Tuesday, Jun. 16, 2015

Senate Opening

Senate Opening

Jun 16 2015 10:02 AM

The Senate convened.

McConnell, Reid

Opening Remarks

Jun 16 2015 10:27 AM

Today –

  • Following leader remarks, the Senate will resume consideration of H.R. 1735, the National Defense Authorization Act, with the time until 11:30 AM equally divided.
  • At 11:30 AM, the Senate will VOTE on McCain-Feinstein amendment #1889 to H.R. 1735.
  • At 12:15 PM, there is a filing deadline for all second-degree amendments to both H.R. 1735, and McCain substitute amendment #1463.
  • At 12:30 PM, the Senate will recess until 2:15 PM for the weekly caucus luncheons.
  • At 2:15 PM, the Senate will conduct up to three VOTES on:
  1. Ernst amendment #1549 to H.R. 1735 (60-vote affirmative threshold);
  2. Gillibrand amendment #1578 to H.R. 1735 (60-vote affirmative threshold); and
  3. Motion to invoke cloture on McCain substitute amendment #1463 to H.R. 1735.

 

Senator McConnell: (10:03 AM)

  • Spoke on the National Defense Authorization Act.
    • "One option is for senators to follow the bipartisan example of the House of Representatives and the Senate Armed Services Committee, both of which passed defense authorization legislation with bipartisan backing. It means reaching across the aisle to support the men and women who support us every single day. It means voting to transform bureaucratic waste and to crucial investments for brave troops and their families, raises they've earned, quality of life programs they deserve and the kind of medical care and mental health support they should expect when injured on the battlefield or haunted by its memories at home. It means ensuring our military has the tools it needs to help America navigate a treacherous world beset by an ever-growing array of challenges. It means advancing a bill that contains ideas and priorities from both parties and one that gives President Obama the exact level of funding authorization he asked for in his own budget request. It also means endorsing the senate's return to considering defense authorization bills through the regular order, allowing real bipartisan debate and real bipartisan amendment process, as we have done this year."

 

Senator Reid: (10:09 AM)

  • Spoke on the Internal Revenue Service.
    • "165,000 people are working today because of export bank. It's an important function of our government. But a large number of the Republicans are trying to kill this program, as indicated at how unserious they are about doing something about it by focusing on the defense bill, an amendment that they filed and moved to table their own amendment just so they could check off the box. Well, we tried to do something on export-import bank. Cybersecurity. We are being hacked on a daily basis. They're not only hacking businesses, they're hacking our government, everything. And to show how unserious the Republicans are about this issue, which we have been trying to do something as Democrats for four years. The Republicans file an amendment on this bill knowing that the president has already said he is going to veto the bill."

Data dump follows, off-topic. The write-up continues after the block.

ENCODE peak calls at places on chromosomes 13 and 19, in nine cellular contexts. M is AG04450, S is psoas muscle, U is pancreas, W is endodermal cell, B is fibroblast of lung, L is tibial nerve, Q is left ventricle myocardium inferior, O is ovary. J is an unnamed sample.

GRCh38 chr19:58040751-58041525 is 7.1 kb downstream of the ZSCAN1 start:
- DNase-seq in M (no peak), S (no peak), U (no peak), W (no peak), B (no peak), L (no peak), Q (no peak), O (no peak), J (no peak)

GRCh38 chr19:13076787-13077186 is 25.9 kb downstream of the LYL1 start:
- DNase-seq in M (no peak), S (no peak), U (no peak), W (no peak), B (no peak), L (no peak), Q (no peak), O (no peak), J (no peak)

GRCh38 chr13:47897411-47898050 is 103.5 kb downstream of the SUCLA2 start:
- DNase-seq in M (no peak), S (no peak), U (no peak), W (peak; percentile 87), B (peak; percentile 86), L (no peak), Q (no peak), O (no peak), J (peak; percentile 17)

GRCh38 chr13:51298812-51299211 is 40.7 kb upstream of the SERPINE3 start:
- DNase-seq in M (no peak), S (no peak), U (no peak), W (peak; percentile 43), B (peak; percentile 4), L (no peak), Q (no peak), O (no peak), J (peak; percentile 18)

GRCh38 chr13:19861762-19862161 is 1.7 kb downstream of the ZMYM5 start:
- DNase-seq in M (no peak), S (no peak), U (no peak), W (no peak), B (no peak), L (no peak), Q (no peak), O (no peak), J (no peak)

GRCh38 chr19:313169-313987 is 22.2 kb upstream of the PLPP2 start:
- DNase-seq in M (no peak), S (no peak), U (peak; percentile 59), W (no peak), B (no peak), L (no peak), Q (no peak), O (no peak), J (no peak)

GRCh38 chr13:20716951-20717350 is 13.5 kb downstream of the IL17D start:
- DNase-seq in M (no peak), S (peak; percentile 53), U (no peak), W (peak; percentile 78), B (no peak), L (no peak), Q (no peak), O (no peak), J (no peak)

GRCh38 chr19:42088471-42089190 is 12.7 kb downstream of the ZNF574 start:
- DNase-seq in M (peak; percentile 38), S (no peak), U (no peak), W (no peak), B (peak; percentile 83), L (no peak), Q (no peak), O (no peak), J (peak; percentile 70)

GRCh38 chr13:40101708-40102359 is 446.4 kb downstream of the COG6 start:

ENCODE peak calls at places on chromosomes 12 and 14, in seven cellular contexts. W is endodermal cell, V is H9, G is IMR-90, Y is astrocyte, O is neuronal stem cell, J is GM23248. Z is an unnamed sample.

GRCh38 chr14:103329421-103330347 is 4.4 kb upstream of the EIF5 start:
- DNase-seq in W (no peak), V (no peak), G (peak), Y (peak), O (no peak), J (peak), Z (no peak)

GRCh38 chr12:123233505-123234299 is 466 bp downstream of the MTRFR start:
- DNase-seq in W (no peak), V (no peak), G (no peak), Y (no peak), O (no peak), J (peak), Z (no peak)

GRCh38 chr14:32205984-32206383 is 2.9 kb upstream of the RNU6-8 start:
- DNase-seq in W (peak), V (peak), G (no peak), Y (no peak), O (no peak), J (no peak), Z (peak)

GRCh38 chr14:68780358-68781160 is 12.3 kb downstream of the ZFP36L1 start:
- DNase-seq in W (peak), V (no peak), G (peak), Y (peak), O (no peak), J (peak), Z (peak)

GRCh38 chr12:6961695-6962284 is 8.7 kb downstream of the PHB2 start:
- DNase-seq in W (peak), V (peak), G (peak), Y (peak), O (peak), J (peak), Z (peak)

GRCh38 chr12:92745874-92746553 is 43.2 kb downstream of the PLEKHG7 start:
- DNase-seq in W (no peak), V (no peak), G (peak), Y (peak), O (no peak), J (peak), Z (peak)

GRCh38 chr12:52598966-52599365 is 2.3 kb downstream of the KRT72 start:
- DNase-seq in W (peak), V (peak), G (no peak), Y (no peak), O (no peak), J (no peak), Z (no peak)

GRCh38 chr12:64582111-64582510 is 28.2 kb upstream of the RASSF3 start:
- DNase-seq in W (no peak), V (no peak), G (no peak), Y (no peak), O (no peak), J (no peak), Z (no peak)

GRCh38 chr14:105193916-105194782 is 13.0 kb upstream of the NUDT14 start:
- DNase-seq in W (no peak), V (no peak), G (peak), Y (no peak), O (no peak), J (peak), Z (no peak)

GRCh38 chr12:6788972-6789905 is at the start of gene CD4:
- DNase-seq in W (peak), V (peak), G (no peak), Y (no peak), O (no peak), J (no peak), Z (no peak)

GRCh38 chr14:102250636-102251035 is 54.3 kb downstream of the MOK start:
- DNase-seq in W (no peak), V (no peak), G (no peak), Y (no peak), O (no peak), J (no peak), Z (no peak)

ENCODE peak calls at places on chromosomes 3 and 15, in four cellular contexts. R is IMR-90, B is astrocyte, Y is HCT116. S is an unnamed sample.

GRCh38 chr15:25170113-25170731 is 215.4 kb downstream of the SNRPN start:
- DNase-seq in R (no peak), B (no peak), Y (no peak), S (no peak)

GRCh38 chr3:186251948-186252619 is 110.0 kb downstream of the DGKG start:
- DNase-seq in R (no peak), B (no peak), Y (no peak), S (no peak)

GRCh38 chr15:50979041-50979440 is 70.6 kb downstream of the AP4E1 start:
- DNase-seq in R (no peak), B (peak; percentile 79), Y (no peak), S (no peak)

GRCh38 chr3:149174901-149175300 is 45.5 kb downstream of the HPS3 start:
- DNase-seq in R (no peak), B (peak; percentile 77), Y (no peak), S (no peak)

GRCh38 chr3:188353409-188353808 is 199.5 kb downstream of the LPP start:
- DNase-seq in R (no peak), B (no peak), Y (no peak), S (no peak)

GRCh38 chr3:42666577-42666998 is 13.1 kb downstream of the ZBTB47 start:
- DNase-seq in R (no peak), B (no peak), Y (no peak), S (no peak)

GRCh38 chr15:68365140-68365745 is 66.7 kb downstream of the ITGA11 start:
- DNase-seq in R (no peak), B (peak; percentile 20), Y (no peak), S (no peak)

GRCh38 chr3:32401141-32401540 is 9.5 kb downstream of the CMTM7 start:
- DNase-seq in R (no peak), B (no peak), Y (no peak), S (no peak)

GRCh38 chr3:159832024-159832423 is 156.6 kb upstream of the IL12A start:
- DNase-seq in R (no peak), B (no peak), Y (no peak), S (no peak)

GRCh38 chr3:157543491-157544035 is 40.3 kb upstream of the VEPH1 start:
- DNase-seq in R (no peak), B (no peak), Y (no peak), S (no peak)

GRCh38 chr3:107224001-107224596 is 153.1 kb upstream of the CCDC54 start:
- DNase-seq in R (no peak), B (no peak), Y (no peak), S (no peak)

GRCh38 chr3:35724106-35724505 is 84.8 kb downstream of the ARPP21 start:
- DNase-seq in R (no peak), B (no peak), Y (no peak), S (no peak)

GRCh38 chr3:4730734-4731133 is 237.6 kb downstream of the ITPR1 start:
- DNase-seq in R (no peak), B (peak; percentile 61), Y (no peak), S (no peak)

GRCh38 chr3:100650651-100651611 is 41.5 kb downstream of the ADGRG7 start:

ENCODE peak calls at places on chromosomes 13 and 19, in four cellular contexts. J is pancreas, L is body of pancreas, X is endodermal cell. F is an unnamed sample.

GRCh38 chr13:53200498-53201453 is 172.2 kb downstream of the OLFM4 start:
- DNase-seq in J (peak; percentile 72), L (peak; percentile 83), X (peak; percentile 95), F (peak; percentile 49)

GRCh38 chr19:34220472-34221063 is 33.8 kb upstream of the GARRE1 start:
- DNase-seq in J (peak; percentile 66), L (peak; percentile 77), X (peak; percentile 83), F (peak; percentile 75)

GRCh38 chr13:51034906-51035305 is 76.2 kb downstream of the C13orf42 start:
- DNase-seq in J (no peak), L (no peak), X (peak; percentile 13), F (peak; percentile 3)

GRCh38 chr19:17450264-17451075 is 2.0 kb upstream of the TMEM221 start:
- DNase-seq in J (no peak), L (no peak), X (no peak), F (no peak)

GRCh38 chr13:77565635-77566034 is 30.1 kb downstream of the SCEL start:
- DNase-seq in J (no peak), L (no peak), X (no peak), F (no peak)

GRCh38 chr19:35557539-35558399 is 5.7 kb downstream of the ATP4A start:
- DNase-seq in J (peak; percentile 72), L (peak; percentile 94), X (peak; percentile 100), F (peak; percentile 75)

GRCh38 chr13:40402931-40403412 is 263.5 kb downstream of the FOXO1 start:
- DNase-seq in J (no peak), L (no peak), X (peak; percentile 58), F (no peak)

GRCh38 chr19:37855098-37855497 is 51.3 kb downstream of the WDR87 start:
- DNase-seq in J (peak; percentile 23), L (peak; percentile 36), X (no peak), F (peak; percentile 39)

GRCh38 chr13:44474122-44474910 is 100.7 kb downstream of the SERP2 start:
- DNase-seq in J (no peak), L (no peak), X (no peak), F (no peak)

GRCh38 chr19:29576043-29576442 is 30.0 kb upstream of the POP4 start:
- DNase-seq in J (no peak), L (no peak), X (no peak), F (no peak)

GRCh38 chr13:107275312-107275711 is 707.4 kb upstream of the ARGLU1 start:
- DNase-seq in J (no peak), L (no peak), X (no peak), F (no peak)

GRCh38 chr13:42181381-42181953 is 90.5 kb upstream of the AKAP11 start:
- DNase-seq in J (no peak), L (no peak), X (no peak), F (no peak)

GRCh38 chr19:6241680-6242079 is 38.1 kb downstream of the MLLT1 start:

• Spoke on the Food Safety Modernization Act.
    • "By keeping sequestration in place Republicans are hampering efforts to stamp out food borne illness. Nobody should have to worry about dying from eating ice cream or being hospitalized from eating spinach. Congress must act to strengthen the food safety of our country and the Food Safety Modernization Act and we must do it now. Let's stop sequestration. Let's go ahead and authorize the bills but remember, we cannot fund them with funny money. I can't imagine my Republican friends - I said before my friend, the chairman of the Armed Services Committee, allowing this bill to go forward with this deficit spending that they call O.C.O."

Klobuchar, McCain, Durbin, Grassley, Reed, Hatch, Reid, Feinstein

National Defense Authorization Act (H.R. 1735)

Jun 16 2015 11:31 AM

Senator Klobuchar: (10:24 AM)

  • Spoke on the National Defense Authorization Act.
    • "I rise today to discuss the Metal Theft Prevention Act which I filed as an amendment to the National Defense Authorization Act. In a moment I'm going to ask unanimous consent to make this amendment pending but first I'd like to explain why this amendment is so important. I've been working on this legislation for years. Senator Schumer is a cosponsor. In the past I've had support for this bill as cosponsors in Senator Hatch, in Senator Lindsey Graham and Senator Hoeven. Why has there been bipartisan support in the past for this bill? Well, I think we all know that this is a public safety issue. Metal thieves have targeted labs, power stations, and gas lines, causing blackouts, service disruptions and even dangerous explosions. In September of 2013, four people were injured in an explosion at a University of California Berkeley electrical station, officials blamed it on copper theft that occurred two hours before the explosion."

 

Senator McCain: (10:29 AM)

  • Spoke on the National Defense Authorization Act.
    • I would point out to the senator from Minnesota that we started on this legislation in the committee in May, we're now well into June, many weeks, we're two weeks into the consideration of this legislation, and the senator from Minnesota comes to the floor with a compelling amendment. I suggest that the next time around that the senator from Minnesota raise the issue with the authorization committee and also when the bill first comes to the floor rather than waiting two weeks before having a compelling interest in this very serious issue."